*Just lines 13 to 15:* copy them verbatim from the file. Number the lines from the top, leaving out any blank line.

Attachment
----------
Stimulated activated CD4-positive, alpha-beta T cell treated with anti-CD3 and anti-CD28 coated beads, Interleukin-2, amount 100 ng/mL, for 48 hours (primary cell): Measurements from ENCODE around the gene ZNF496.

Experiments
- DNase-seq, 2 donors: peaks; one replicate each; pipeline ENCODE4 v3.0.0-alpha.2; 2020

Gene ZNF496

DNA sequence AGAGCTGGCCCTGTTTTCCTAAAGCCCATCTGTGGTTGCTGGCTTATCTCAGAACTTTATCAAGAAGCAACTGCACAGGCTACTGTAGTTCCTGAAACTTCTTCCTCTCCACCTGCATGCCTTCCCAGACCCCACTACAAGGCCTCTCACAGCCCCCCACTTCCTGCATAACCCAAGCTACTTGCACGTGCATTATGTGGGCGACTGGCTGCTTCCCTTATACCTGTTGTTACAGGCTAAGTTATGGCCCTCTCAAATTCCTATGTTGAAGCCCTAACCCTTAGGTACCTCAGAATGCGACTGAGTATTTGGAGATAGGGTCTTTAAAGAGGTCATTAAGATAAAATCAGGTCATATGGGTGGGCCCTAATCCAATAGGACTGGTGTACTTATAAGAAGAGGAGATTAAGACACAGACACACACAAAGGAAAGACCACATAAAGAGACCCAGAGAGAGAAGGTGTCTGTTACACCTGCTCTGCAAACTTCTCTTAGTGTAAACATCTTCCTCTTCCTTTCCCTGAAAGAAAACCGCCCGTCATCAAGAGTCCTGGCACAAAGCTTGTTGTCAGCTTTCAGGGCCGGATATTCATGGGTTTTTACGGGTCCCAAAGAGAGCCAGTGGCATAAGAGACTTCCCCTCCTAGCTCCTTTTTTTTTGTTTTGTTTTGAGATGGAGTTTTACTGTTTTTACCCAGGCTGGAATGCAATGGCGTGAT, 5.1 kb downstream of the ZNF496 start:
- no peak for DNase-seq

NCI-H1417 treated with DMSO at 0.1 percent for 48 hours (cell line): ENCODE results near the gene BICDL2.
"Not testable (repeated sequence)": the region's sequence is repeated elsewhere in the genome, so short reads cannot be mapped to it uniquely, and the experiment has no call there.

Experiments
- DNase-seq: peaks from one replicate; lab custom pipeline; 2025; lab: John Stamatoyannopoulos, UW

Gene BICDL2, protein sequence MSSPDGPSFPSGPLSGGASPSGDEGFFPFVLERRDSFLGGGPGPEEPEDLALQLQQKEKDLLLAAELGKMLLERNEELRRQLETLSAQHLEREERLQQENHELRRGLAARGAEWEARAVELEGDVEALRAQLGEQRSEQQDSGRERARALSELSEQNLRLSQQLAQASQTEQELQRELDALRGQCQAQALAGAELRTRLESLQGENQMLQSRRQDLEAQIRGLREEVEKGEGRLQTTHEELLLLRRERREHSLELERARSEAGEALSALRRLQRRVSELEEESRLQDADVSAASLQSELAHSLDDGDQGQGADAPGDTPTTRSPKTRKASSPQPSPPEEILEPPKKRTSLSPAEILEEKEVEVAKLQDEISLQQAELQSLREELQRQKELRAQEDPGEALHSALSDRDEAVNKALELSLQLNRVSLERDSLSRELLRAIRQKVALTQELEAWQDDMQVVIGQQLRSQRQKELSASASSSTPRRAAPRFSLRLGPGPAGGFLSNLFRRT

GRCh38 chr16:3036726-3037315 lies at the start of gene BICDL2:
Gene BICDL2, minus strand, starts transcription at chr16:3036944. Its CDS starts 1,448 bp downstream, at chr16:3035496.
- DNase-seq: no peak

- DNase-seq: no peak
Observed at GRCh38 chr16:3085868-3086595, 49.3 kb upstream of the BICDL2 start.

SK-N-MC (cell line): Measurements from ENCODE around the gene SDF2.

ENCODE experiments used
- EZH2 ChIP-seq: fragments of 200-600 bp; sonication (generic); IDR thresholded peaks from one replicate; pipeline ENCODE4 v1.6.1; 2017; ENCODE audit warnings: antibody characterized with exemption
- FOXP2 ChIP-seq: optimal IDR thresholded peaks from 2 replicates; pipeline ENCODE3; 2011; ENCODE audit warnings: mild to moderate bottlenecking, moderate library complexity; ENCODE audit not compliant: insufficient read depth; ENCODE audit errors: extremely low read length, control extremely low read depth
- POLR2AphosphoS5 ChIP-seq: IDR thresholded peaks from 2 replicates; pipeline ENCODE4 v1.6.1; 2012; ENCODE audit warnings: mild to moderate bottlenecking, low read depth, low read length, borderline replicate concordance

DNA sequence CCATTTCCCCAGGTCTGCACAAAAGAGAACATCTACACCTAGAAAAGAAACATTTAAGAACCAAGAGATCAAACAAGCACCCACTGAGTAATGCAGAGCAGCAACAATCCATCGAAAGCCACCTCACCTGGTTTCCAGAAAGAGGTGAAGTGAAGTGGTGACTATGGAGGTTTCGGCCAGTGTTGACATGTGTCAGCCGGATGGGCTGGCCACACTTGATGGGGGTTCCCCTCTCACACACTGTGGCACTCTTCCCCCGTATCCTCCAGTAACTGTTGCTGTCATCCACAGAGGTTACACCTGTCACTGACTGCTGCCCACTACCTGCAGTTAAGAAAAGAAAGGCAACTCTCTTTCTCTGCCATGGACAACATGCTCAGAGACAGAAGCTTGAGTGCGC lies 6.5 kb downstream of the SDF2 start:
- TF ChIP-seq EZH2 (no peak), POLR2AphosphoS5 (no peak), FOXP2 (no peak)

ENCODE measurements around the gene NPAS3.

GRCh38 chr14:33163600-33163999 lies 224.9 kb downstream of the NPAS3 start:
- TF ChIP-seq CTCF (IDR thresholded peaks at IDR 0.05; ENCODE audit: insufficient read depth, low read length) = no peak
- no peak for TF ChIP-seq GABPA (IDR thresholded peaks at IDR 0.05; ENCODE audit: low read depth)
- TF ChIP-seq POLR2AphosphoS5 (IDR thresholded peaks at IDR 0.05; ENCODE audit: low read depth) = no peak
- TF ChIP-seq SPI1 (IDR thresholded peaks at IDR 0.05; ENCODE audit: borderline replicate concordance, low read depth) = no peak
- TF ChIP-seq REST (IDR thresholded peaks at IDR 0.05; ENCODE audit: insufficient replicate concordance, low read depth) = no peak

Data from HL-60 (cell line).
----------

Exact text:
Gene BICDL2, minus strand, starts transcription at chr16:3036944. Its CDS starts 1,448 bp downstream, at chr16:3035496.
- DNase-seq: no peak

- DNase-seq: no peak